• As a responsible computer science, models are trained to the unusable:  false positives — could be in dams, electrical grids, infrastructures and autonomous systms

How could blockchain help artificial data?

Use the blockchain to train on data where we known the provenance, where the data came from

  • e.g. drug experiences are from 30-year old females

Blockchain can help AI:

  • Trust:
    • Pedigree
    • Immutability
    • Auditable
  • Confidential
    • Hyperledger Fabric — sharing with confidentiality
    • Records, Grants access rights, requests
  • Provenance
    • Traces ownership and usage across complex provenance chains

Provenance, Walmart’s Food Safety Solution Built on the IBM Blockchain Platform | IBM Blockchain | August 2017 at https://www.youtube.com/watch?v=SV0KXBxSoio

Post-presentation follow-throughs.  Longer version at …

  • Did this project because of food scares
  • e.g. baby formula with melamine
  • e.g. horse meat instead of beef
  • Want to predict when food while spoil, and when the ingredients aren’t quite right
  • On Walmart cognitive blockchain, didn’t have people write onto a computer, they use with existing systems
  • Interact with humans, the way that humans want to interact, not the way that computers want them to

[Questions]

As a consumer, would like to find the problem with my egg, but will have proprietary information, and then will have a choice of who can see what.  Framework?

  • Blockchain isn’t owned by one entity
  • Hyperledger has a governance policy:  will all clients be able to see information on the blockchain
  • e.g. this blockchain has Kroger, Unilever, etc. … that don’t allow to see participants
  • Bitcoin and public blockchain allow people to see all of the data, and an anonymous person can put on data:  a potential exposure to poisonous data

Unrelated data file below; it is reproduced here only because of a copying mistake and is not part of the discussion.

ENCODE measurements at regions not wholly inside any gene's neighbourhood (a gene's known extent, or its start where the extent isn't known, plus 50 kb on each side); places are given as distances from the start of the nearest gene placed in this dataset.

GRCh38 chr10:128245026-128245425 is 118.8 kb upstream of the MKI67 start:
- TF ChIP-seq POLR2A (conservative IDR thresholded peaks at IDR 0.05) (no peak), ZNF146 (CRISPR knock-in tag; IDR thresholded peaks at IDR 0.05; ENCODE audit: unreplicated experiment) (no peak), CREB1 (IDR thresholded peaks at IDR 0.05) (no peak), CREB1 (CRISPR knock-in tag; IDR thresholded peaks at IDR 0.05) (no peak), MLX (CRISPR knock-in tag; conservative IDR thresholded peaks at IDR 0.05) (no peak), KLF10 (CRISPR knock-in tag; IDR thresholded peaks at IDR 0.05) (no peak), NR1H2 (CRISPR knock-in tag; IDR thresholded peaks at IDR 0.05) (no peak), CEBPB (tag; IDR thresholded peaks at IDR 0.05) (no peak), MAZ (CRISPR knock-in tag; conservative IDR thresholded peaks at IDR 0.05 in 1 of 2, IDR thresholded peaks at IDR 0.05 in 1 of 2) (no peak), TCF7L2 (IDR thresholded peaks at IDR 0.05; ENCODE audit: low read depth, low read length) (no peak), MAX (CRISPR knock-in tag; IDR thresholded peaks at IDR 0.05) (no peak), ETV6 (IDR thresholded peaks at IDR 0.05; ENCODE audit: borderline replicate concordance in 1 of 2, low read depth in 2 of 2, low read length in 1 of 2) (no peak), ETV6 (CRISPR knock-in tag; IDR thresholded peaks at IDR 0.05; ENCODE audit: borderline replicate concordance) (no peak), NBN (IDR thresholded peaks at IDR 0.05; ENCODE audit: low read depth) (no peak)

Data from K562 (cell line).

Provider that doesn’t reveal data (e.g. patient)?  Can break that in emergency?

  • Looking at different approaches
  • Hyperledger allows roles
  • Could say heart surgeon sees only part of data
  • Dentists can only see that part of data
  • Up to you as patient to see that
  • If hospital owns data, then could have a smart contract, if the person comes in unconscious, might enable anyone to see data
  • Ethereum, Bitcoin, don’t permit these, Hyperledger does

Concerns about data so security that the data gets lost so that no one can get to it?  Data superpower building a back door?  Blockchains growing so large so that no one can manage them?

  • There’s a difference between blockchain implementations
  • Bitcoin keeps growing
  • Linux Foundation Hyperledger Fabric, has an activity to archive blockchain
  • e.g. after financial regulation, have to keep all financial records up to 30 years, and every transaction (trades) has be recorded, has to have copies for last day, last week, last month, up to 7 years
  • Financial companies store on tape, up to petabytes, exabytes
  • If blockchain is over 50 years old, archive that
  • Superpower?  True with public data, Ethereum and Bitcoin, anyone can see that
  • But not true with all block chain
  • With Ethereum, said superpowers can’t change:  when had a problem, said would roll back … but originally, records were to be immutable
  • Hyperledge Fabric protocols:  can add more nodes, it’s one company or person compromising his node, but then others nodes push it out and don’t allow others to join
  • IBM Secure Service Container:  when the blockchain is hosted in IBM Cloud, all of its data is automatically encrypted, not by human, but by hardware that isn’t addressable by software
  • Even if U.S. government asks for key, IBM doesn’t have then
  • This is a response to Edward Snowden, who was a system administrator
  • Blockchain data so secure that it gets lost?  Don’t understand that question, will take offline

Wish you had been at this presentation?  Some of the content may be similar to …